She has some very interesting thoughts such as
Florey, an American author, believes handwriting is in crisis. It’s often illegible, she told ABC radio, and in some US schools, kids are being taught something known as “keyboarding”. Studies have shown that kids master reading more easily when they write some of the words at the same time. There is, she says, a direct connection from brain to hand. But beyond fourth or fifth grade, US schools pay little attention to the quality of handwriting.
After hearing Florey, I’m mighty glad that Victorian prep students are straining over their giraffes and monkeys (though I’m not sure what they’re doing at secondary schools). But you have to wonder what this penmanship will be used for, other than filling out forms and signing credit-card receipts. Will the next generation write in diaries? (Who needs to when you can record every moment on the web?) If they no longer send love letters, will they save those heartfelt emails and flirty texts for posterity?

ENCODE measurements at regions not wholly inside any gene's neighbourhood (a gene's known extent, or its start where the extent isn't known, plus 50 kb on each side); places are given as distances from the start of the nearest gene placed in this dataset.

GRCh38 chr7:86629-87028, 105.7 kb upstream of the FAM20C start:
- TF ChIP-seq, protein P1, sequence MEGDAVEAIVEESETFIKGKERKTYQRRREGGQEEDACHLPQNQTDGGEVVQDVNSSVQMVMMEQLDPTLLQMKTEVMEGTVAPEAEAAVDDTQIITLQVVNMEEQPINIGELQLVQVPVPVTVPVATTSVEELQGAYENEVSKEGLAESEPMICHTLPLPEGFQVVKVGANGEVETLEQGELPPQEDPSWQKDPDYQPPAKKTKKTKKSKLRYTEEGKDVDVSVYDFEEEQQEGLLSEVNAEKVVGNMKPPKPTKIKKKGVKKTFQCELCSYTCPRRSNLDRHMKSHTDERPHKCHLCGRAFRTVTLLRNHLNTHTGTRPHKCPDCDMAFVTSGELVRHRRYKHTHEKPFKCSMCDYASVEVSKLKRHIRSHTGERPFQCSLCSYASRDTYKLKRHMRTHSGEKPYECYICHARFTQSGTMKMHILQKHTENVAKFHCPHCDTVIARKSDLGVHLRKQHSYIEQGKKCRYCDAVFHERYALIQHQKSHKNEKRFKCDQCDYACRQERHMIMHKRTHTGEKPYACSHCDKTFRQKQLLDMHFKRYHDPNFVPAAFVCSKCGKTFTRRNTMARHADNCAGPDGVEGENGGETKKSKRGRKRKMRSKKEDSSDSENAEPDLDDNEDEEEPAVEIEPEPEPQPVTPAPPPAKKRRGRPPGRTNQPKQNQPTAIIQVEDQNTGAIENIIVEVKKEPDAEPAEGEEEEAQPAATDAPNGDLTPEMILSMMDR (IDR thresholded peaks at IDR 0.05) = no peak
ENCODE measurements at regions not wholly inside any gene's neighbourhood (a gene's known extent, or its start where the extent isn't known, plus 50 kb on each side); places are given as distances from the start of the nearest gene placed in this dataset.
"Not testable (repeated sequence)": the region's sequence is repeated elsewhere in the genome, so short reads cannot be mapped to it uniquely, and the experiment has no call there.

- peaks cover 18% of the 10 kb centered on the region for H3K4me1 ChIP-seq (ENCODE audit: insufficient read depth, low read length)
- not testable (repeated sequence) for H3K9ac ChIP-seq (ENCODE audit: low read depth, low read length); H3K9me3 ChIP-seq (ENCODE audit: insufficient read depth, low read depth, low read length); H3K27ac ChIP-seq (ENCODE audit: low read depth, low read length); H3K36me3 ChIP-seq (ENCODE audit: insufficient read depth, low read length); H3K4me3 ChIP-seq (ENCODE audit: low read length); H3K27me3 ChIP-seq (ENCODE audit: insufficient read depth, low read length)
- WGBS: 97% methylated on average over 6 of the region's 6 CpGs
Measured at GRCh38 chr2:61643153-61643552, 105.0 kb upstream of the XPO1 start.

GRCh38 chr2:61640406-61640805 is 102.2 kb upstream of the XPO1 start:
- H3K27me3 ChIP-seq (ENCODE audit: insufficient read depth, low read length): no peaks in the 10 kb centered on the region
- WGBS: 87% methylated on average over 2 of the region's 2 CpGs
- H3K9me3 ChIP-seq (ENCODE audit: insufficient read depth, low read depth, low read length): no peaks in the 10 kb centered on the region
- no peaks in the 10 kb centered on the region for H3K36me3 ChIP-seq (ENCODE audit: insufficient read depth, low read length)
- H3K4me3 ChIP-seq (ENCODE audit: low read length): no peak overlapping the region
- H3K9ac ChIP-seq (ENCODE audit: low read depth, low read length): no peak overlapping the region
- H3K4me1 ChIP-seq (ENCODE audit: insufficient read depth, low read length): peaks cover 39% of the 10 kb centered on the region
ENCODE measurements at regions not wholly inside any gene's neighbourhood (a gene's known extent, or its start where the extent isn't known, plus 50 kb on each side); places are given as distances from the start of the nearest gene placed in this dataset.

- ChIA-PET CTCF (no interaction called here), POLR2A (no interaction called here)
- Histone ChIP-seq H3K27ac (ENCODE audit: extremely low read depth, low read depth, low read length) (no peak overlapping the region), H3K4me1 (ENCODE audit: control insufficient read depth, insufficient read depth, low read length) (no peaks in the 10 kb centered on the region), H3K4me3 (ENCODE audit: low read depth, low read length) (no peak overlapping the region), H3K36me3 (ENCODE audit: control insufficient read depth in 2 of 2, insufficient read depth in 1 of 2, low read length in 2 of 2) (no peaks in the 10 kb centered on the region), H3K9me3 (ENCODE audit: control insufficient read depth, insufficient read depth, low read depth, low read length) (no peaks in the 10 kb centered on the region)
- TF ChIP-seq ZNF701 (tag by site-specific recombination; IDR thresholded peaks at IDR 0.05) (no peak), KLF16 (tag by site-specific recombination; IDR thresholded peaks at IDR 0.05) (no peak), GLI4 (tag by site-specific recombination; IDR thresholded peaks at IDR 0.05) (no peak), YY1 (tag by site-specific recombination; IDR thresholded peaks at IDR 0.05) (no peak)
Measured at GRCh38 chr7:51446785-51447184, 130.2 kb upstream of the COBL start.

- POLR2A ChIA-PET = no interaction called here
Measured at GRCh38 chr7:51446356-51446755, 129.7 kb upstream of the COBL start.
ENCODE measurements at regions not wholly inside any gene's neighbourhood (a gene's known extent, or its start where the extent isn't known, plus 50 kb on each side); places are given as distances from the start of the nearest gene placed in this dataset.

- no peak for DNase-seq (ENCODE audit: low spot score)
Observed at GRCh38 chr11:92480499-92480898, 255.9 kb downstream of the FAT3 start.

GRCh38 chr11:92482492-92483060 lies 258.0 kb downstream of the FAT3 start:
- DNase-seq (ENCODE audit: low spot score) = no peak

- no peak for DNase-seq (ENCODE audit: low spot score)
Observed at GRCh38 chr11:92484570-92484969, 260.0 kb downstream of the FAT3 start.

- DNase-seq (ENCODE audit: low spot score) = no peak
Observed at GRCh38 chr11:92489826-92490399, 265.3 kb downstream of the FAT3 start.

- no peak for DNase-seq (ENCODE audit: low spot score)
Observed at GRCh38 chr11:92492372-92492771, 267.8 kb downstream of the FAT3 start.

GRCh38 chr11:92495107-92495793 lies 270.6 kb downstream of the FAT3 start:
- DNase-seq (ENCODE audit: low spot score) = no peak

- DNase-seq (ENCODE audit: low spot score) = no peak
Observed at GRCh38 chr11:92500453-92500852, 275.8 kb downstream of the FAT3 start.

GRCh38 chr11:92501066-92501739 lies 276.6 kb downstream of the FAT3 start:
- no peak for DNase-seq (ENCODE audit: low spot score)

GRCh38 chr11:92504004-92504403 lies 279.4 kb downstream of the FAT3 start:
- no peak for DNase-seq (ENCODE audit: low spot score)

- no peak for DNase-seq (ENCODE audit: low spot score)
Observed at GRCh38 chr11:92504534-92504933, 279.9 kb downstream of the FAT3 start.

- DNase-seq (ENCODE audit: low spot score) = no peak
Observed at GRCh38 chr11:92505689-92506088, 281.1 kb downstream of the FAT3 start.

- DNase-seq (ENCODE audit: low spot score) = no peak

Handwriting began as a specialised enterprise. (Think of those medieval monks bent over illuminated manuscripts.) And maybe it will again become a rarefied activity, closer to calligraphy than a daily necessity. Today, a handwritten letter already has a rare, intimate quality.
When you pause to think about what we actually do use handwriting for today it is a sobering thought that it may well become a lost art.